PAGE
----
West Papua province is home to the majority of the ocean’s diversity. More fish species and complex coral species—more than 1,700 fish species and more than 600 rare ones—may be found in its waters than in any other place on Earth. These numbers represent 75% of all documented species.
A flowing bank disperses wealth over the ocean. Its intricate ocean currents cut a rich array of habitats from the limestone islands and link the region to the larger Indo-Pacific. Translucent commensal shrimp clings to the swinging arms of yellow sea anemones.
The World’s Most Extraordinary Mangrove Forest Rises from the Shallow Bays
West Papua province’s forest is the unsung hero of species variety and climate regulation. You can watch the trees in a mangrove absorb carbon from the atmosphere as their leaves drop off and float away into the water if you stand below them for a little while.
The nursery is down below, tucked away in the mangrove’s roots. In this expertly designed maze, young fish of all species find safety from predators, currents, and storms. The plentiful reefs are at risk from terrestrial runoff, which the mangrove acts as a liver to filter.
A machete is necessary for even a brief hike through the West Papuan rainforest, one of the most extensive rainforests on Earth that is still intact. The forest has been overrun by thousands of different plant species entangled in an almost unmanageable tangle.
It overwhelms the senses, but the noises of the jungle—the overlapping cries of hundreds of other bird species, the buzzing and chattering of insects, and a symphony of tree frogs—may be the most potent.
The outdoors is teeming with life. Exquisite aliens known as the birds of paradise painstakingly maintain underground dance floors, morphing into almost fantastical beings when they are in the throes of pleasure.
Biodiversity is a Crown Jewel of West Papua Province
There is, however, another side to this tale. West Papua’s natural riches have been the industry’s focus throughout a challenging and sometimes upsetting political history. The illegal fishermen overran this area using longlines, shark fins, and dynamite fishing to strip-mine the reefs. The perpetrators of this last tragedy launch homemade explosives from a boat, destroying the reefs’ rich life and stun-killing all the fish within a 30-foot radius.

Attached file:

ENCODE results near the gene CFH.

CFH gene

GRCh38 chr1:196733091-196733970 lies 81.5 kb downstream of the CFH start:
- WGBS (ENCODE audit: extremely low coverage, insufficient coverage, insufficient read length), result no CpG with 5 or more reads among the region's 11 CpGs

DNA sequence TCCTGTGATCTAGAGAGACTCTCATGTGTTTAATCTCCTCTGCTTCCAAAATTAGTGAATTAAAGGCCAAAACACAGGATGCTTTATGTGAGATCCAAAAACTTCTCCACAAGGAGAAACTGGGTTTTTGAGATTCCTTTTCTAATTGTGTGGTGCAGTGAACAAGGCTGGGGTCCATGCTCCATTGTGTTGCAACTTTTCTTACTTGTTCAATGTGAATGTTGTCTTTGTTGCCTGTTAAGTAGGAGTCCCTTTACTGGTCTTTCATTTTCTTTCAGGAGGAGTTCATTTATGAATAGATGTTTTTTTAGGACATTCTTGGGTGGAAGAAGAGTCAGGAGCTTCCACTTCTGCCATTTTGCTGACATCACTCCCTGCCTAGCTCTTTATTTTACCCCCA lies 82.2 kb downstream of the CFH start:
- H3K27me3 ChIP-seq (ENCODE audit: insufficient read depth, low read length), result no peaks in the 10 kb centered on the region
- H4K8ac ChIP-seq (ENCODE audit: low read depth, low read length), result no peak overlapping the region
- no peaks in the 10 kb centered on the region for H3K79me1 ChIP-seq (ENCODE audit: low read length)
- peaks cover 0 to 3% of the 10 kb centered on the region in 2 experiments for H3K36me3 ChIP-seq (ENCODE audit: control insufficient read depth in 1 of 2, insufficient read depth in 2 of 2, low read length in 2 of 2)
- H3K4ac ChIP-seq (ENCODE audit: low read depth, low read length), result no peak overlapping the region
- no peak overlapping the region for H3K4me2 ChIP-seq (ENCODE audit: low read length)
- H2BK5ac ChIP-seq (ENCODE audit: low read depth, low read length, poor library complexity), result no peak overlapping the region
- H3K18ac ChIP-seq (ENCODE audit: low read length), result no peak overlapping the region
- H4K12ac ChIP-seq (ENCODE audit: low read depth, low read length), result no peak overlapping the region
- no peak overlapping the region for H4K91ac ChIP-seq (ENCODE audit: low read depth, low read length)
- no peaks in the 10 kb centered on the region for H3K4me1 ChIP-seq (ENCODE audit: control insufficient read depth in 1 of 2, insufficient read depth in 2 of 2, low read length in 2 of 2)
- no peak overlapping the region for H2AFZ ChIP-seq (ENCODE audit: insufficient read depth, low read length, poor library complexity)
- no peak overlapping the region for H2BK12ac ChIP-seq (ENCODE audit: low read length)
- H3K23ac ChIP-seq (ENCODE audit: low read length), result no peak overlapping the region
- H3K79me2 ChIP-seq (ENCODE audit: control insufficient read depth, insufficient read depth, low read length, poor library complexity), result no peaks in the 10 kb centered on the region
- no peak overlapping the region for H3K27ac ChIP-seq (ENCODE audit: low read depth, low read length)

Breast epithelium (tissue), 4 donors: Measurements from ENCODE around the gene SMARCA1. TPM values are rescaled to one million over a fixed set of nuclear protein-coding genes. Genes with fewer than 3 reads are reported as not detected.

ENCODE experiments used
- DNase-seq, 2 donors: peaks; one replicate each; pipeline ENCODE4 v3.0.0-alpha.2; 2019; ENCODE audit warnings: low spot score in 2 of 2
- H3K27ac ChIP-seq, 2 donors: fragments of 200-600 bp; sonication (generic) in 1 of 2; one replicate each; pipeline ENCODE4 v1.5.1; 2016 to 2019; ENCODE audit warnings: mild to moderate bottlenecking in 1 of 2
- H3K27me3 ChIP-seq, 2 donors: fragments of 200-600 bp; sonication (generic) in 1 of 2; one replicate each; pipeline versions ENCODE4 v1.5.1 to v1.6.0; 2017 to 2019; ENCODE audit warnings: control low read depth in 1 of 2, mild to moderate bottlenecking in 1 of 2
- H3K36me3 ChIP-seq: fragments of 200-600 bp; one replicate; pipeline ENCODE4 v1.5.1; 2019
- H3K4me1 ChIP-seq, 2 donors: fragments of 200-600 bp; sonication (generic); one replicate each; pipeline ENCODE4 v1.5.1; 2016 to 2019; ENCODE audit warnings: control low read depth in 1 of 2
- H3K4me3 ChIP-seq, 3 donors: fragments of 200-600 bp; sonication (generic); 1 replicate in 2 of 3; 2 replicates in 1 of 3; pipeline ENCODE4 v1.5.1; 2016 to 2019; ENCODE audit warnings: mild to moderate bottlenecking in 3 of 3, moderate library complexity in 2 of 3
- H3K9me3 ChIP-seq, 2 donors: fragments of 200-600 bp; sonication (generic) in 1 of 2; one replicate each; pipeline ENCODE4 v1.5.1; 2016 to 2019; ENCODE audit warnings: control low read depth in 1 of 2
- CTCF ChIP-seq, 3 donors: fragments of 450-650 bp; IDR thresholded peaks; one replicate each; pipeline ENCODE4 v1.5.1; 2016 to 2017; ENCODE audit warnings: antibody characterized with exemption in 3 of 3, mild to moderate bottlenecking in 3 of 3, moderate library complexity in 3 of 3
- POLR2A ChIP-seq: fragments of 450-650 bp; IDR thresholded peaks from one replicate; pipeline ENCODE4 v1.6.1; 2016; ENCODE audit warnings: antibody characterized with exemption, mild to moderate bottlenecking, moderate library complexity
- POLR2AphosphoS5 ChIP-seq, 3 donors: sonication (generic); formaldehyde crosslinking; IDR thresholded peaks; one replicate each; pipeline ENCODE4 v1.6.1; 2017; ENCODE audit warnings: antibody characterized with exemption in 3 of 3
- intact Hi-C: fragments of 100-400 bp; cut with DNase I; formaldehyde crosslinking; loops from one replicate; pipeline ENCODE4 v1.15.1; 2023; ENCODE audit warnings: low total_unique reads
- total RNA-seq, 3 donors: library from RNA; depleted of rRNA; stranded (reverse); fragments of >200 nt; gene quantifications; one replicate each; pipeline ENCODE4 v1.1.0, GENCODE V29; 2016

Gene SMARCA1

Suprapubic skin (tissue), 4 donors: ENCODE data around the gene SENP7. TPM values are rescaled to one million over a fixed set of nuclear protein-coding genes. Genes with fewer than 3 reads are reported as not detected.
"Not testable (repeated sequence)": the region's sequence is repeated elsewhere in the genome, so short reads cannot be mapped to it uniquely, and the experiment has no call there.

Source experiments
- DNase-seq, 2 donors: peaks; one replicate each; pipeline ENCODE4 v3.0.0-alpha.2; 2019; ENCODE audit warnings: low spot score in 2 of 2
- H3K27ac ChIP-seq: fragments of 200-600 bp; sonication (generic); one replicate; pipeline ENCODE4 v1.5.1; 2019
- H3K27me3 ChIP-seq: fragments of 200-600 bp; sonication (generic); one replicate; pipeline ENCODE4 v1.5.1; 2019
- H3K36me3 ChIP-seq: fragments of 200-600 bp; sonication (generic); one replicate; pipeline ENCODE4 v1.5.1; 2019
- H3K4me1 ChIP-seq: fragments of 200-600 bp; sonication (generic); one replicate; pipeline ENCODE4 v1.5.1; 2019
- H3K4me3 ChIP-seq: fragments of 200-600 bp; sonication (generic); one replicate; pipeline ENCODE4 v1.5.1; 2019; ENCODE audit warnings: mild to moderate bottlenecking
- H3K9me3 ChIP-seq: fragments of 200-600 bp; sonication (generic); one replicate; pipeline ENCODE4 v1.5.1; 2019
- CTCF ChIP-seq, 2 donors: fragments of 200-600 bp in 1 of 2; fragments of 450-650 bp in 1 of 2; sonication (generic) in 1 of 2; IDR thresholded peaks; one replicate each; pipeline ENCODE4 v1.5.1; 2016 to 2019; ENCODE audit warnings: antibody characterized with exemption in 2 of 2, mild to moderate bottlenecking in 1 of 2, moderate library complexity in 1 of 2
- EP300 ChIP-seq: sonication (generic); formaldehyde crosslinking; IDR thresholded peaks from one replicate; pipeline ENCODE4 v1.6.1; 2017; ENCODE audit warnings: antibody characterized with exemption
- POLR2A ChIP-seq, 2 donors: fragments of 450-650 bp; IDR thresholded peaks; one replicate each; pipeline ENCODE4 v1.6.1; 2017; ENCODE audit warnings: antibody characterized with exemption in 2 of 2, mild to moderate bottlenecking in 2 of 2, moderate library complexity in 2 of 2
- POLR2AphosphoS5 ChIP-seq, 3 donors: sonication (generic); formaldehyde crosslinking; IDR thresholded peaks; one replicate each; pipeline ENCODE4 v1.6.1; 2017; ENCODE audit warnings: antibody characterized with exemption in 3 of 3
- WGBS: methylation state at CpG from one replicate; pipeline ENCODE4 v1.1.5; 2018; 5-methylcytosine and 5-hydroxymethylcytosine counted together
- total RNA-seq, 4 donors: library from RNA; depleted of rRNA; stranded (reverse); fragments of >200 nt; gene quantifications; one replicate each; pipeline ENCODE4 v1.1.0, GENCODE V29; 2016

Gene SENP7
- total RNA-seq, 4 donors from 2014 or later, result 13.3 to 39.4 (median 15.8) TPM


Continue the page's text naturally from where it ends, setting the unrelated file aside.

Paradise at Risk
These illegal loggers also cut down Mangroves to create room for piers and barges, while they removed lowland woods for oil palm plantations. The garbage from logging activities targeting the West Papuan rainforest’s trillions of dollars worth of hardwood coated the beaches and turned the rivers brown.
The stunning fauna and the traditional West Papuan knowledge were in grave jeopardy by the late 1990s. This wealthy province is battling against time to modernize conservation traditions into legislation.
An Oath to the Sea
Just before dawn, rain began to fall through the clouds, and the island started to light orange as our ship approached the recently constructed ranger station and dock. The last practice of using yellow ribbons from dried palm leaves to adorn everything was evident everywhere.
To see these villages make a holy promise to the sea was why we returned to the Fam Islands of Raja Ampat, Indonesia, in 2017.
Insights Into the Future
In 2015, the provincial governor of West Papua province established the first Provinsi Konservasi, or conservation province, in the world, taking into account both the exceptional achievements in Raja Ampat and the difficulties that West Papua faced.
The proclamation was particularly forward-looking in its intention to put thorough ecosystem-based safeguards from ridge to reef, promote sustainable development practices across all industries, and give people the capacity to manage and safeguard essential natural resources.
It was declared a natural conservation province after the governor’s order. Conservation International and the provincial and federal governments drafted legislation to codify existing marine conservation regulations.